Cameron Mackintosh Joins Shanghai Grand in Historic Deal to Bring Chinese-Language Musicals to China

News   Cameron Mackintosh Joins Shanghai Grand in Historic Deal to Bring Chinese-Language Musicals to China There’s been a gradual but steadily building drip-feed of Western musicals in China over the last five years or so. Although shows still have to be vetted and approved by the Chinese government, they’ve loosened up enough to allow through such shows as Les Miserables, Beauty and the Beast, The Phantom of the Opera and Cats.

Producers have been privately saying for months that China was the big new territory for musicals, a potential goldmine. Now Cameron Mackintosh is putting on his mining hat with the creation of a new production company: the first such formal, long-term partnership between Western and Chinese stage producers.

Having been one of the Western producers to take shows across in English language versions (he previously took Les Misérables, with a cast largely drawn from the American tour — plus notable additions including Colm Wilkinson’s last bow as Jean Valjean), Mackintosh recently told this writer that he will never again take a show there in English. Mackintosh and other producers hope to seed the market with shows performed in Mandarin to attract audiences beyond the English-speakers.

With producers such as Disney’s Thomas Schumacher and Robert Nederlander waiting and watching in the wings (they’re both in talks to bring shows including, respectively, The Lion King and 42nd Street), Mackintosh has joined the Shanghai Grand Theatre to create the new company. During its first ten years, it will present at least four musicals for extended runs, in Mandarin, and featuring Chinese performers, musicians and technical staff. The first production will be Les Miz, which is scheduled to open in 2007.

The venture will include the building of a new theatre dedicated to long runs of musicals. The Shanghai Grand are initiating the build, but Mackintosh told Playbill.com he expects to be involved, at least on a consultancy basis. “I hope the new theatre will be ready by the time we come to do Les Misérables,” said Mackintosh. It’s an important, perhaps crucial factor, because the Shanghai Grand itself only schedules relatively short runs — a maximum of around four months per show. And there are precious few other theatres in China capable of housing a big musical.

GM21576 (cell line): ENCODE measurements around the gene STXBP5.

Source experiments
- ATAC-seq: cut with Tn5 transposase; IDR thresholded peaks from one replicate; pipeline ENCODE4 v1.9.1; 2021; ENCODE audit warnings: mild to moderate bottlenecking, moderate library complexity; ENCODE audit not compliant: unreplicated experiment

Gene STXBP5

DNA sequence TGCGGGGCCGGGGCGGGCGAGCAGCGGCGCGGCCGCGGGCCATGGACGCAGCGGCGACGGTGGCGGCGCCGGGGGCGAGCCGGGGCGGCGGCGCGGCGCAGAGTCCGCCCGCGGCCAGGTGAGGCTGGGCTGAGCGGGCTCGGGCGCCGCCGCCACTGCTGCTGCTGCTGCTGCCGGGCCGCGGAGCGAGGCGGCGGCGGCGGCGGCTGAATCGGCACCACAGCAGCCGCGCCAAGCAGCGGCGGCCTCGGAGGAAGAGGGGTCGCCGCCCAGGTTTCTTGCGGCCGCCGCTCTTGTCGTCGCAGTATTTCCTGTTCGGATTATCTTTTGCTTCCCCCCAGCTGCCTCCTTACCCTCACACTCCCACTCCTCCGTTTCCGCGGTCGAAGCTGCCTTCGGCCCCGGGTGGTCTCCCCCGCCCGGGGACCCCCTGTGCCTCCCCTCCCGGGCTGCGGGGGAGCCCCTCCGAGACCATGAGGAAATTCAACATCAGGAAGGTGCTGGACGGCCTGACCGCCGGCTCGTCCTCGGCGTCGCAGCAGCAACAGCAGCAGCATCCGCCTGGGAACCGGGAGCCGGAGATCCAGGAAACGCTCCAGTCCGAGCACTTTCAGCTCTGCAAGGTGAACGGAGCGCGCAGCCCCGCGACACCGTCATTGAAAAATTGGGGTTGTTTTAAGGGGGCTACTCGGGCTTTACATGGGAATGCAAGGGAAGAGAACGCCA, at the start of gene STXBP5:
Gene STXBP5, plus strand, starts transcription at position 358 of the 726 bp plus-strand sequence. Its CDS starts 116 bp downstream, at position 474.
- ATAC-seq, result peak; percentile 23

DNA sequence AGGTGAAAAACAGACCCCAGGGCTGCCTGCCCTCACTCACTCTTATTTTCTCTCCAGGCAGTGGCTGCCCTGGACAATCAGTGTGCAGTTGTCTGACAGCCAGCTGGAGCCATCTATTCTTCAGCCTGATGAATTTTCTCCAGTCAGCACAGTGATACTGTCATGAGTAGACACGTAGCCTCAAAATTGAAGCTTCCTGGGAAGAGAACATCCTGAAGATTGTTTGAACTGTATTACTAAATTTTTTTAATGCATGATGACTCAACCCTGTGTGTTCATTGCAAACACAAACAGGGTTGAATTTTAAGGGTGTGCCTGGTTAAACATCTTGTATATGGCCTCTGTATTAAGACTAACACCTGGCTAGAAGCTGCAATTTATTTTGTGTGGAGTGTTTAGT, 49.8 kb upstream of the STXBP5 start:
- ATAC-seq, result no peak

For that matter, according to Mackintosh, there are no other theatres in the country which could facilitate such a partnership. “The Shanghai Grand is the only theatre with the managerial expertise to do this,” says the impresario, who has been working intensely on this deal for three years (though he has been in general talks for something along these lines for seven or eight years). “There are two or three other theatres in Shanghai but they’re not in the same league," Mackintosh added. As for other shows which are in talks for a China visit, there won't be a monopoly. The Shanghai Grand will import clients as before: “Their operating of the Shanghai Grand itself, even if we are the client, is separate to this deal. They’ll still be programming short runs as before,” said Mackintosh.

When Mackintosh visited the Shanghai Conservatoire in the late 1980’s, he was not only impressed at the talent of the students, but the fact that they were all enthusiastically studying The Sound of Music. Ever since, he has nurtured a desire to kick-start musical theatre in the country.

Mackintosh has previously established local production partnerships in other territories, which have led to the establishment of musical theatre in those regions. South Africa is one instance, another is Holland where Joop Van Den Ende produced Mackintosh’s shows locally, leading to the establishment of his company Stage Holdings (now an international power player).

Qian Shijn, artistic director of the Shanghai Grand, said in a statement, “In the past, ticket prices have been high to support the cost of bringing huge international tours with the necessary backstage infrastructure [Mackintosh personally put in $1 million to fund the previous, loss-making Les Miz visit]. A Chinese production of Les Misérables will utilize the enormous talents of Chinese performers, orchestras and stage crews. We hope that an extended run will enable us to substantially lower the ticket prices from those that have had to be charged in the past.”

Mackintosh added, “If Les Misérables proves to be a success, we have several other internationally acclaimed musicals which we would like to present firstly in Shanghai and Beijing and then tour into other cities in China.” A nationwide talent hunt for Chinese performers will begin in China later in 2005.

Today’s Most Popular News: